ARTS & CULTURE
17/01/2017 9:02 AM AEDT | Updated 18/01/2017 3:48 AM AEDT

'Nasty Women' Art Shows Raise Over $50,000 For Planned Parenthood

In the opening weekend alone.

Nasty Women
Marcela Szwarc, "The Finest Love," 2016

Nearly 700 “Nasty Women” artists teamed up to protest President-elect Donald Trump earlier this month, contributing to an exhibition responding to his infamous debate barb.

The show, co-organized by New York-based artist Roxanne Jackson, featured “nasty”-related works priced at $100 or less ― all of which were sold to benefit Planned Parenthood. The pieces were on view from Jan. 12 through Jan. 15, at Queens’ Knockdown Center, and, over the course of three days, sold out, raising $42,500, according to Jackson. 

The NYC version of “Nasty Women” is but one of several shows planned in various cities across the country. As Jackson explained in an email to The Huffington Post, a “Nasty” show in Phoenix, Arizona, that opened on Jan. 14 sold out of over 200 works in the opening night alone, raising $11,000 for Planned Parenthood.

In total, the “Nasty” organizers have raised over $50,000 for the nonprofit organization devoted to reproductive health services ― and counting. The significant contribution is timely. Trump has expressed a desire to defund Planned Parenthood and “punish” women for having abortions.

Katherine Brooks
A shot of the "Nasty Women" show at Knockdown Center in Queens.

Jackson originally posted a callout for a “Nasty Women” group show on Nov. 14, 2016. “Hello female artists/curators! Let’s organize a NASTY WOMEN group show!!! Who’s interested???” she wrote, tagging women artists, curators and writers in her circle. 

Soon after posting, the message went viral as artist after artist responded to and passed on the message. “I had no idea how much this would escalate and evolve,” Jackson explained to HuffPost in a previous interview. Within the first hour of posting, she had 300 responses. Jackson’s team accepted every work offered after that and, as a result, they acquired approximately 1,000 pieces by the time submissions closed. 

“This show isn’t necessarily about highlighting individual artists,” Jackson explained. “It’s about female-identifying artists coming together against the Trump regime.” 

There are currently almost 30 “Nasty Happenings” scheduled for the next two months, located mostly in American cities with a few shows set abroad. On the official “Nasty Women” website, Jackson and her team invite artists interested in organizing their own “Nasty Women” show to add their own dates, providing instructions with only one caveat: all shows adopting the “Nasty” name must donate their proceeds to an organization benefiting women’s rights.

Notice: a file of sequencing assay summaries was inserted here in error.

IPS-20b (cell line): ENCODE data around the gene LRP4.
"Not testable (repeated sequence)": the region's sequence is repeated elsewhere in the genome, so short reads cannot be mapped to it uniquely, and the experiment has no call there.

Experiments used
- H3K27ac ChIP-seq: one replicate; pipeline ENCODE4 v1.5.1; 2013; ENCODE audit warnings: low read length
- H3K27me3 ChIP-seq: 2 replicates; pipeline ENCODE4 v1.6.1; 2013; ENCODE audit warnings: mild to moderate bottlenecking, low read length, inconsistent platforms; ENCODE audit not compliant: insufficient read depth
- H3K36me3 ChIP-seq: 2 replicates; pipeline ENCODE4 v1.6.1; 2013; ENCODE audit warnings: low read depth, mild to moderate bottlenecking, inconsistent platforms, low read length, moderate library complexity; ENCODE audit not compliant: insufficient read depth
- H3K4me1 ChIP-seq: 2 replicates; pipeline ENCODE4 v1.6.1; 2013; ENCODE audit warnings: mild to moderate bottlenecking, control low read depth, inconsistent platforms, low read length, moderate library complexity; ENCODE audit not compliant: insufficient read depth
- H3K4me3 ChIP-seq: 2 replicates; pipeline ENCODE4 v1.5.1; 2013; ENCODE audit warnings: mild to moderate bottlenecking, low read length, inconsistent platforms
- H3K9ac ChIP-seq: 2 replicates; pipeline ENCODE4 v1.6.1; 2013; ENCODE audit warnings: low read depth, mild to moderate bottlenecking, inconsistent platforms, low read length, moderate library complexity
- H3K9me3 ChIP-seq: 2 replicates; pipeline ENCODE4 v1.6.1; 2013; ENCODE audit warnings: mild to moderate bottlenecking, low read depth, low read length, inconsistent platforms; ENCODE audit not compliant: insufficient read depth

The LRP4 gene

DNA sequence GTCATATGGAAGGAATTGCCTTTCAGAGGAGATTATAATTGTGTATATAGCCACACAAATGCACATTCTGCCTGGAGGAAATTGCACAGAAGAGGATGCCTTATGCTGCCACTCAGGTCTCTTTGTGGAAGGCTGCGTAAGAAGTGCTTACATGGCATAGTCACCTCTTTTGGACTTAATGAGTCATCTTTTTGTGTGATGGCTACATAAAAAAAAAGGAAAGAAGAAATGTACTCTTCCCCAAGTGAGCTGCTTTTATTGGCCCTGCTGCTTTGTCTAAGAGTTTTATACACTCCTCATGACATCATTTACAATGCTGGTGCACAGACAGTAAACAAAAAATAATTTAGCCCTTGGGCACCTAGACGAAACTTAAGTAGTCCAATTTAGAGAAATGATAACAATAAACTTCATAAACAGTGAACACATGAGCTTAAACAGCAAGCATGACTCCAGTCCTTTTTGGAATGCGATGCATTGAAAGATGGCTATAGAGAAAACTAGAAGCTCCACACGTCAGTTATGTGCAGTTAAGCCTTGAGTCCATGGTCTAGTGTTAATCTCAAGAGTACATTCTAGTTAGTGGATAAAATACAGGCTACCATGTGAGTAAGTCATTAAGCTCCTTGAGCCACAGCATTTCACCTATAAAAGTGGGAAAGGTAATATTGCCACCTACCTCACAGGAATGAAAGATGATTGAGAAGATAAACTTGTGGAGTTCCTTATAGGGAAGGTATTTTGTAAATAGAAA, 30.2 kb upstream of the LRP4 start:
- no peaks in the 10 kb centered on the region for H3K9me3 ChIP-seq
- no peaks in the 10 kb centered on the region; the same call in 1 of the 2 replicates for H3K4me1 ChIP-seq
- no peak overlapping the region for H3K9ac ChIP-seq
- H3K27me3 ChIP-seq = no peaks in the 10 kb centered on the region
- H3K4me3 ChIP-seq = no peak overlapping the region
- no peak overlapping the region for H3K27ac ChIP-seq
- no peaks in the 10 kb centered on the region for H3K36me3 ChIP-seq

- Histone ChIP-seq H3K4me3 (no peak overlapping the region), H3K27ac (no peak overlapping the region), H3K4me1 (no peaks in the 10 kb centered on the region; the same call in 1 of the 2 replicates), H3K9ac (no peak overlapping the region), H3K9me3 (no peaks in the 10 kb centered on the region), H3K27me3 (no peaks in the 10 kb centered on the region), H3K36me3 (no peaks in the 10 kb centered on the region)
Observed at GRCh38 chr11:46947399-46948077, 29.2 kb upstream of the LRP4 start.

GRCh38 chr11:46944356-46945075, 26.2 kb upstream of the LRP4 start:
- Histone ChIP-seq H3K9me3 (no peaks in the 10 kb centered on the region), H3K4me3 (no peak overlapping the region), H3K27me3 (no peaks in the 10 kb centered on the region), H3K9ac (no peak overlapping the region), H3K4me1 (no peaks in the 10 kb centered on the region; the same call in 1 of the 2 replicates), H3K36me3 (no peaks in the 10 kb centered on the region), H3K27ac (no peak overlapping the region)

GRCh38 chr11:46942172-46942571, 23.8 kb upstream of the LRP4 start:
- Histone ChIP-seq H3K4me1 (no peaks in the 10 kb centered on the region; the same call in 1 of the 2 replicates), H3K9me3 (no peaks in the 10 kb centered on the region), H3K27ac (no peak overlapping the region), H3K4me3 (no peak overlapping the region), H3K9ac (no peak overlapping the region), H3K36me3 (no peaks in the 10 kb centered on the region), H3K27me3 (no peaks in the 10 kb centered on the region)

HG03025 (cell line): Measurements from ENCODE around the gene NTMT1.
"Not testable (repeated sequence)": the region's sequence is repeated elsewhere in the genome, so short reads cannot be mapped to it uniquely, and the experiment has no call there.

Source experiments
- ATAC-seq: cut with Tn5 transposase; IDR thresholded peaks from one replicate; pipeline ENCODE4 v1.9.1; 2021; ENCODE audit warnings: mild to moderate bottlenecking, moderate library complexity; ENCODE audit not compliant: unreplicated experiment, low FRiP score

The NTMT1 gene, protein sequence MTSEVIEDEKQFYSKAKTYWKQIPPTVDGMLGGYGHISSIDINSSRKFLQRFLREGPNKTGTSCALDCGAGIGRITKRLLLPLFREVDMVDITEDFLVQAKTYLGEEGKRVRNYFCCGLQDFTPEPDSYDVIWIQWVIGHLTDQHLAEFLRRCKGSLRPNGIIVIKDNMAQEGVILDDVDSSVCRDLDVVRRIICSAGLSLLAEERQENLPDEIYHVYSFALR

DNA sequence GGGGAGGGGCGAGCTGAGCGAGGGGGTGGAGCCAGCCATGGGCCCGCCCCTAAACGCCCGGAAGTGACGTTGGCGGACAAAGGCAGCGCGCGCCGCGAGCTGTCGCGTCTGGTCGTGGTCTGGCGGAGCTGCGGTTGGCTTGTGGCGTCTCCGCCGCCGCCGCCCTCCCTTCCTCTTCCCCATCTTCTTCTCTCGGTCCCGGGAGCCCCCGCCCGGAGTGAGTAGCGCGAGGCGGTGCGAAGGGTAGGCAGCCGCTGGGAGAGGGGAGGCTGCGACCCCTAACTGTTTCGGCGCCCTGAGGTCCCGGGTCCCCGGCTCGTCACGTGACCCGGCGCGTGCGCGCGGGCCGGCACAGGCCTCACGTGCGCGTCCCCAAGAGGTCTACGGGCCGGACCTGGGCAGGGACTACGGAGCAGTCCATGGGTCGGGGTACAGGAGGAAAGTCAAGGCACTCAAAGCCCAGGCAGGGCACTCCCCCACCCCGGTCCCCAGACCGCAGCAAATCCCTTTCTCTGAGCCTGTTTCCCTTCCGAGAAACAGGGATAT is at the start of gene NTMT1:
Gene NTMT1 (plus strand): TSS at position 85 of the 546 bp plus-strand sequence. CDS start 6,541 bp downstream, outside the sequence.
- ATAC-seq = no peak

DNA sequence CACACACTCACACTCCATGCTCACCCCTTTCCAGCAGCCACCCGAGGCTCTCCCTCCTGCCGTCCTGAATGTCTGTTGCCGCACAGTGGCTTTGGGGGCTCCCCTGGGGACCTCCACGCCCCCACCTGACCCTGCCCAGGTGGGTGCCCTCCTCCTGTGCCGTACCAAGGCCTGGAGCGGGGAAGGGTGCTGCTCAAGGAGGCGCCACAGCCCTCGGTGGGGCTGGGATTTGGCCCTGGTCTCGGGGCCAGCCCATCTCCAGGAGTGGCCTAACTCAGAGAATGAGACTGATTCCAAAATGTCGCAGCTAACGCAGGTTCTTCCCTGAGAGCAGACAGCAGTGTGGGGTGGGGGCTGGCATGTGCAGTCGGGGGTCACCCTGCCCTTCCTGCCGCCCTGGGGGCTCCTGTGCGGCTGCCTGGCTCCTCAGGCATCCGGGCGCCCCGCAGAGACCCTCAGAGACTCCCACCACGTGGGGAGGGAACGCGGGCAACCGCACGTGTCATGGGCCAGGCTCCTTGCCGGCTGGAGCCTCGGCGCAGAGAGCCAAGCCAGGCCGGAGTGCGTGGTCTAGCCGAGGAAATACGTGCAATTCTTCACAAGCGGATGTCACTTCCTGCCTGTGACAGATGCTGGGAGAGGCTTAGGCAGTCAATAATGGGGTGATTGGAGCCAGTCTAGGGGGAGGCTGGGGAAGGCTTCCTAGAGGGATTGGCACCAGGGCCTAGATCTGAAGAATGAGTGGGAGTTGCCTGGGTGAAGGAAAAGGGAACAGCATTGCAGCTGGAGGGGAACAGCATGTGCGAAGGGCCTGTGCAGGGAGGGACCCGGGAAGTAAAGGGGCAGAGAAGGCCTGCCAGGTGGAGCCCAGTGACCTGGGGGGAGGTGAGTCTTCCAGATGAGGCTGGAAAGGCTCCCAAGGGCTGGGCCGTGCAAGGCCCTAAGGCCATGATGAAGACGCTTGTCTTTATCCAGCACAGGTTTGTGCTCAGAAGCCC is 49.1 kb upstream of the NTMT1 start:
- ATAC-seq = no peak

UPDATE: Tara Plath from the Knockdown Center told HuffPost that an additional $8,000 raised via tickets sales to “Nasty Women” evening performances will be donated to four organizations: Girls for Gender Equity, SisterSong, the New York Immigration Coalition, and Callen-Lorde Community Health Center.

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    Julie Curtiss, "Hot Heels," 2015. Gouache on paper. Curtiss lives and works in Brookly, NY.
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    Margarida Correia, "Dona Ana," 2016. C-Print
    Correia was born in Lisbon, Portugal, and currently lives in New York.
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    Laura Nova, "Six Circulation Fist: a series of 36 postures," 2016 Digital Print. Artist proof. Lives and works in NYC.
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    Inna Babaeva, "Marianne Renoir," 2016, digital print on vinyl. Babaeva was born in Lviv, Ukraine, lives and works in New York City.
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    Rebecca Murtaugh, "Aperture: June Berry and Gladiolus," 2016. Paint and mixed media. Murtaugh lives and works in Kew Gardens, NY.
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    Kaylee Koss, "Malos Ojos," 2015. Digital collage print on dibond. Koss lives and works in Valencia, Spain.
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    Katya Grokhovsky, "Hotness (Approval Pending)," 2016, Video Still. Grokhovsky lives and works in NYC.
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    Bahareh Khoshooee, "The Slow Betryal of Our Bodies by Forces We Cannot Master," 2016, Still from video. 
    Baharen is an Iranian Video artist and performer who is based in Tampa, Florida.